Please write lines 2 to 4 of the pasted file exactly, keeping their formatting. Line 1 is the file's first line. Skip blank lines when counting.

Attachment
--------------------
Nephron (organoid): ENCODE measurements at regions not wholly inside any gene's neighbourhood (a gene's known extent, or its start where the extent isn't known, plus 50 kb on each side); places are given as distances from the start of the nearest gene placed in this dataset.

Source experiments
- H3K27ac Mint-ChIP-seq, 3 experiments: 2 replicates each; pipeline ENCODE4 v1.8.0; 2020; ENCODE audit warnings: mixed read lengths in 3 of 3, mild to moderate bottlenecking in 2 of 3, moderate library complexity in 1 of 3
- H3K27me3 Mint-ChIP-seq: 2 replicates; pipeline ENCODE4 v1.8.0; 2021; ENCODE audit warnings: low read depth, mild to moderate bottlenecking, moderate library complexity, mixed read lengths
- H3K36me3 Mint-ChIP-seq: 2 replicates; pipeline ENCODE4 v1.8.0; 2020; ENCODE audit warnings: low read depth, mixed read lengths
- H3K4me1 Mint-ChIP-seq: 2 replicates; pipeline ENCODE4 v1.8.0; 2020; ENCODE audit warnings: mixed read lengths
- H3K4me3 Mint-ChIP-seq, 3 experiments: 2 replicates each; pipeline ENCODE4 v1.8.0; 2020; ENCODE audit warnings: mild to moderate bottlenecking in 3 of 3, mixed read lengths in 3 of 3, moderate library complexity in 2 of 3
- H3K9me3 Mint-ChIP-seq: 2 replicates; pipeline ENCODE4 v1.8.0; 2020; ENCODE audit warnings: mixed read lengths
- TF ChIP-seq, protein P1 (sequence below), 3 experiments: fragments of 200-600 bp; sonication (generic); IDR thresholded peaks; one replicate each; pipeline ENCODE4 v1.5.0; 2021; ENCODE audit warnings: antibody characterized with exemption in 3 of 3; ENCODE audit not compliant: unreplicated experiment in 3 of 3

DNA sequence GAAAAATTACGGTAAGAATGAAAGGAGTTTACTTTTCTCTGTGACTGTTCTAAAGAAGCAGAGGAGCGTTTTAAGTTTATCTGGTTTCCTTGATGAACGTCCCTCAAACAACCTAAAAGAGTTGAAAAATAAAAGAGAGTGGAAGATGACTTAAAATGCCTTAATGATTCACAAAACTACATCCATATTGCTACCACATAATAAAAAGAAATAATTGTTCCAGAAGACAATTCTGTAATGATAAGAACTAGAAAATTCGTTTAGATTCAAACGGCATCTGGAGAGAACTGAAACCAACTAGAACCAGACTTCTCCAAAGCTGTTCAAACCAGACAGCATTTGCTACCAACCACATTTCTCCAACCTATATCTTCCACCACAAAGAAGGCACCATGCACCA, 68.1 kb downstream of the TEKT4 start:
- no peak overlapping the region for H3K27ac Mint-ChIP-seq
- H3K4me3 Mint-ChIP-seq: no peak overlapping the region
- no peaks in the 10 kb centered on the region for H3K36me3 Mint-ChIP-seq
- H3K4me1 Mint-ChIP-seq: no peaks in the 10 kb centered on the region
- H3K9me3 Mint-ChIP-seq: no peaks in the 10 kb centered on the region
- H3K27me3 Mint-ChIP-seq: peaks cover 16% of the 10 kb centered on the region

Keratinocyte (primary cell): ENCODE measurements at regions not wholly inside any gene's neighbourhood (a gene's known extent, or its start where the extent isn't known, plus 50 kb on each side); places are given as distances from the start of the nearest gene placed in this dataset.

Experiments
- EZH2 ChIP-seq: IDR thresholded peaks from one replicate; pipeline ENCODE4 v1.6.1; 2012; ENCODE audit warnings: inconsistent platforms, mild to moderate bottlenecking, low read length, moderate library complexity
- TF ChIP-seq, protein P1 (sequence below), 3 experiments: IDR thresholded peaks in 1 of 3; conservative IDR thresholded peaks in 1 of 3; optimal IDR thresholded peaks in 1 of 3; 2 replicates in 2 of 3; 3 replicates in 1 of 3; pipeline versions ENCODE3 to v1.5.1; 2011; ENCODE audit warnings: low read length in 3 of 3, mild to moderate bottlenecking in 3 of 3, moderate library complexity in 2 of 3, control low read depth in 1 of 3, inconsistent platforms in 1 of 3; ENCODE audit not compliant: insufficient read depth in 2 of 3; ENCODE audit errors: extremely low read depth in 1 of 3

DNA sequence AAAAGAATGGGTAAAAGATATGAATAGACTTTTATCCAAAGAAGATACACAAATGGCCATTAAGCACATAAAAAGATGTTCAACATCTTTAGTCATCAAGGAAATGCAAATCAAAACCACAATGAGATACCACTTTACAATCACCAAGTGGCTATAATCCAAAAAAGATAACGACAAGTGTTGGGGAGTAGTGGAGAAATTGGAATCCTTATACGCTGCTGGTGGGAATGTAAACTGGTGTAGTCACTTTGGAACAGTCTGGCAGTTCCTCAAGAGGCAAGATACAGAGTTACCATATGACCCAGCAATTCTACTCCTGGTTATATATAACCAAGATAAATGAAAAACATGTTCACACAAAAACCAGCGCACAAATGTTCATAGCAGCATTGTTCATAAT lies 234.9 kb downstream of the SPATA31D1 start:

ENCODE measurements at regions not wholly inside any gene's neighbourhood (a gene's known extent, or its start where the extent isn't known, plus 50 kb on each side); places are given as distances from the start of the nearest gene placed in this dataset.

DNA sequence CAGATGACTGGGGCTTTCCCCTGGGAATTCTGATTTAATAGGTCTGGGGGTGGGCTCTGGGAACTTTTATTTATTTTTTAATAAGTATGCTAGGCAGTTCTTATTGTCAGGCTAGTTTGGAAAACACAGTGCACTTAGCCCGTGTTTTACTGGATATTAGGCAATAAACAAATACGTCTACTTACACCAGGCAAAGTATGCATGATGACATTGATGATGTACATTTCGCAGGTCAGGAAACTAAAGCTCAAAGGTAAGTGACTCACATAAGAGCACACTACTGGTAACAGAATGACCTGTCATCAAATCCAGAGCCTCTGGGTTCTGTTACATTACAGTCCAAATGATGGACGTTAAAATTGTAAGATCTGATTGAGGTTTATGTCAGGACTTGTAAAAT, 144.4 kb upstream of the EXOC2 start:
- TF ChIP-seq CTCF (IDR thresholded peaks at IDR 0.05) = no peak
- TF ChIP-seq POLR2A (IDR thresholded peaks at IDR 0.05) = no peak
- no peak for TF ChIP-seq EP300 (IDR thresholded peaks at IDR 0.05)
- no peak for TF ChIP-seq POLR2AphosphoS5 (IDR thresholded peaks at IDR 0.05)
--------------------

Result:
Source experiments
- H3K27ac Mint-ChIP-seq, 3 experiments: 2 replicates each; pipeline ENCODE4 v1.8.0; 2020; ENCODE audit warnings: mixed read lengths in 3 of 3, mild to moderate bottlenecking in 2 of 3, moderate library complexity in 1 of 3
- H3K27me3 Mint-ChIP-seq: 2 replicates; pipeline ENCODE4 v1.8.0; 2021; ENCODE audit warnings: low read depth, mild to moderate bottlenecking, moderate library complexity, mixed read lengths